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Biol Blood Marrow Transplant. 2019 Sep;25(9):1770-1778. doi: 10.1016/j.bbmt.2019.05.038. Epub 2019 Jun 6.

Secondary Acute Myeloid Leukemia and the Role of Allogeneic Stem Cell Transplantation in a Population-Based Setting.

Author information

1
Division of Hematology, Department of Medicine, Karolinska Institute, Stockholm, Sweden. Electronic address: christer.nilsson@ki.se.
2
Section of Hematology and Coagulation, Department of Medicine, Sahlgrenska University Hospital, Göteborg, Sweden.
3
Department of Radiation Sciences, University of Umeå, Umeå, Sweden.
4
Department of Hematology, Skåne University Hospital, Lund University, Lund, Sweden.
5
Departments of Hematology and Medical and Health Sciences, Linköping University, Linköping, Sweden.
6
Department of Oncology-Pathology, Karolinska Institute, Stockholm, Sweden.
7
Department of Medical Sciences, Uppsala University, Uppsala, Sweden.
8
Department of Medicine and Oncology, Södra Älvsborgs Hospital, Borås, Sweden.
9
Division of Hematology, Department of Medicine, Karolinska Institute, Stockholm, Sweden; Department of Medical Sciences, Uppsala University, Uppsala, Sweden.

Abstract

Secondary AML (s-AML), including AML with an antecedent hematologic disorder (AHD-AML) and therapy-related AML (t-AML), constitutes a large proportion of patients with AML and is considered to confer a dismal prognosis. The role of allogeneic hematopoietic cell transplantation (HCT) in patients with s-AML and the extent to which HCT is performed in these patients has been little studied to date. We used the population-based Swedish AML Registry comprising 3337 intensively treated adult patients over a 17-year period to study the role of HCT within the group of patients with s-AML as well as compared with patients with de novo AML. HCT was performed in 576 patients (22%) with de novo AML, in 74 patients (17%) with AHD-AML, and in 57 patients (20%) with t-AML. At 5 years after diagnosis, there were no survivors among patients with previous myeloproliferative neoplasms who did not undergo HCT, and corresponding survival for patients with antecedent myelodysplastic syndromes and t-AML was and 2% and 4%, respectively. HCT was compared with chemotherapy consolidation in s-AML using 3 models: (1) a 200-day landmark analysis, in which HCT was favorable compared with conventional consolidation (P = .04, log-rank test); (2) a multivariable Cox regression with HCT as a time-dependent variable, in which the hazard ratio for mortality was 0.73 (95% confidence interval, 0.64 to 0.83) for HCT and favored HCT in all subgroups; and (3) a propensity score matching analysis, in which the 5-year overall survival (OS) and relapse-free survival in patients with s-AML in first complete remission (CR1) was 48% and 43%, respectively, for patients undergoing HCT versus 20% and 21%, respectively, for those receiving chemotherapy consolidation (P = .01 and .02, respectively, log-rank test). Our observational data suggest that HCT improves survival and offers the only realistic curative treatment option in patients with s-AML.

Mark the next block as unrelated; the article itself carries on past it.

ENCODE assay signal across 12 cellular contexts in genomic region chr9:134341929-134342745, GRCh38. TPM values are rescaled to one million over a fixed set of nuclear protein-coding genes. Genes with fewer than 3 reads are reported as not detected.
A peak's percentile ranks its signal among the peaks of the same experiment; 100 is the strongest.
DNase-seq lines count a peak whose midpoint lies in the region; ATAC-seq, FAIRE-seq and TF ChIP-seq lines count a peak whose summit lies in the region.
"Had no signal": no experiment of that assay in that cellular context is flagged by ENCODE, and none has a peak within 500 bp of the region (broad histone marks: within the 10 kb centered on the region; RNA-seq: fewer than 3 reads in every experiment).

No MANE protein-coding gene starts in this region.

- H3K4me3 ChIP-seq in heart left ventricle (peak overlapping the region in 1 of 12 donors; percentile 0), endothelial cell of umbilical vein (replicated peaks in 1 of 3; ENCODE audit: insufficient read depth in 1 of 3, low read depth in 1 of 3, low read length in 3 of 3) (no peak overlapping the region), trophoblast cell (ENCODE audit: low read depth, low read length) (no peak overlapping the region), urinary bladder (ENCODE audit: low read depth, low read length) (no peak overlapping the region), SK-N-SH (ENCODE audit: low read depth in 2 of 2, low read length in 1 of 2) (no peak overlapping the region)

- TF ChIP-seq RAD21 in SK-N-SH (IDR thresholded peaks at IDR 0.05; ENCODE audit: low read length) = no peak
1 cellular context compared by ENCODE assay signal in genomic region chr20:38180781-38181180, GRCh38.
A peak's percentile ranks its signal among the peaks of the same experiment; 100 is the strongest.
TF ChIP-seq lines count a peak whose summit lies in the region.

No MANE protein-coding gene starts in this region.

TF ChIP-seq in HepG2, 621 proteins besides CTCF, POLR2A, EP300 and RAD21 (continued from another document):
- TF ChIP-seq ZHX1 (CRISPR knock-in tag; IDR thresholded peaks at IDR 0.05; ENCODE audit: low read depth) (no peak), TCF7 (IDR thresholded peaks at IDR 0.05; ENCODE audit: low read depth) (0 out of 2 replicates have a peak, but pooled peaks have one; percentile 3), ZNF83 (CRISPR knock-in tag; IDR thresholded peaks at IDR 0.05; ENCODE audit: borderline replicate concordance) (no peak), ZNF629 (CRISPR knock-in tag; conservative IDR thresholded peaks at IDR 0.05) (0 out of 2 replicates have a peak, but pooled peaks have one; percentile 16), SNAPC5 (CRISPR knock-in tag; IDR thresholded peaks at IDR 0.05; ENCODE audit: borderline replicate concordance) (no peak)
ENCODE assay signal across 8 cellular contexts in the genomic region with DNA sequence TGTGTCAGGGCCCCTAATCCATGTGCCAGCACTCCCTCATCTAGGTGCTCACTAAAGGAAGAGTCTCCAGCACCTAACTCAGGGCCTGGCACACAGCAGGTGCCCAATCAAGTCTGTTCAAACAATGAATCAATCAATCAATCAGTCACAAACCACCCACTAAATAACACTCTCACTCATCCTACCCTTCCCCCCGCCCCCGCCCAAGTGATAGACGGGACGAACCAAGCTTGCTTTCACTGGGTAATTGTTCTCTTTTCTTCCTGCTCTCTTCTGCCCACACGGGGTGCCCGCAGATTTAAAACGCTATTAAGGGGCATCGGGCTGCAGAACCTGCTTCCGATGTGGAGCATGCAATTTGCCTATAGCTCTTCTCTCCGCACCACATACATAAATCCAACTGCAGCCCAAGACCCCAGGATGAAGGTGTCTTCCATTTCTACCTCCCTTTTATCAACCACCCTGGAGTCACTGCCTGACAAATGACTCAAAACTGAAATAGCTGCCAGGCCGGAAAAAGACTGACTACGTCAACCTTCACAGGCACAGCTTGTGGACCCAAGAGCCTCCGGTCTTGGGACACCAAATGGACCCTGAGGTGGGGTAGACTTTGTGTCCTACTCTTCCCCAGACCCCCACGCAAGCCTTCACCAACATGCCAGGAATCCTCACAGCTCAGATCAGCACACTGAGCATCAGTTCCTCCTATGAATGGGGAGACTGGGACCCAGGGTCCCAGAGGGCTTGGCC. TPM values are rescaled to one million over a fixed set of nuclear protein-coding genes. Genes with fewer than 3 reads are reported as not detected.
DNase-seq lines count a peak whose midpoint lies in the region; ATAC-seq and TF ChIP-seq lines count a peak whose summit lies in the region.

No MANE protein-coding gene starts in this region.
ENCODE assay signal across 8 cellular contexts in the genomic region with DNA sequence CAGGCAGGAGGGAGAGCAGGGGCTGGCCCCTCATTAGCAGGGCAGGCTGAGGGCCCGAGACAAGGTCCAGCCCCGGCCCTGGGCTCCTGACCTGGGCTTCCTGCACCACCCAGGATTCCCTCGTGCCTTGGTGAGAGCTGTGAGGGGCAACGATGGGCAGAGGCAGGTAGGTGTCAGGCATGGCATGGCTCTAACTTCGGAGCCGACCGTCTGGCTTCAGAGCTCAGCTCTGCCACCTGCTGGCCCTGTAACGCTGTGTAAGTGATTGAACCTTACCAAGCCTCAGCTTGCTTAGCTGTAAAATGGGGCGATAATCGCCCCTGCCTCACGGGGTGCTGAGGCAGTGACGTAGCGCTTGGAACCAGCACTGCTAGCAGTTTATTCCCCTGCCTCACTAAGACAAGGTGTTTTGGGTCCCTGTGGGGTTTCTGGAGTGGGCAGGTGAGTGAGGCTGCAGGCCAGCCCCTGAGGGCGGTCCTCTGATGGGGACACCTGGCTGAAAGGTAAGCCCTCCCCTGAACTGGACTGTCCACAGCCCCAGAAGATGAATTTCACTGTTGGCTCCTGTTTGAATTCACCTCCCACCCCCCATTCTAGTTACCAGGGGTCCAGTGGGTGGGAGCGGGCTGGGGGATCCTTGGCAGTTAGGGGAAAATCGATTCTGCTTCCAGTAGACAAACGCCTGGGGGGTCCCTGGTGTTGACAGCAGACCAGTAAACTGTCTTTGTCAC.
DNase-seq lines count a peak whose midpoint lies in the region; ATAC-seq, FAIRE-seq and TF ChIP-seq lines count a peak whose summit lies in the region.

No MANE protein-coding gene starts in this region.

KEYWORDS:

Allogeneic hematopoietic cell transplantation; Population-based; Secondary AML; Therapy-related AML

PMID:
31176789
DOI:
10.1016/j.bbmt.2019.05.038

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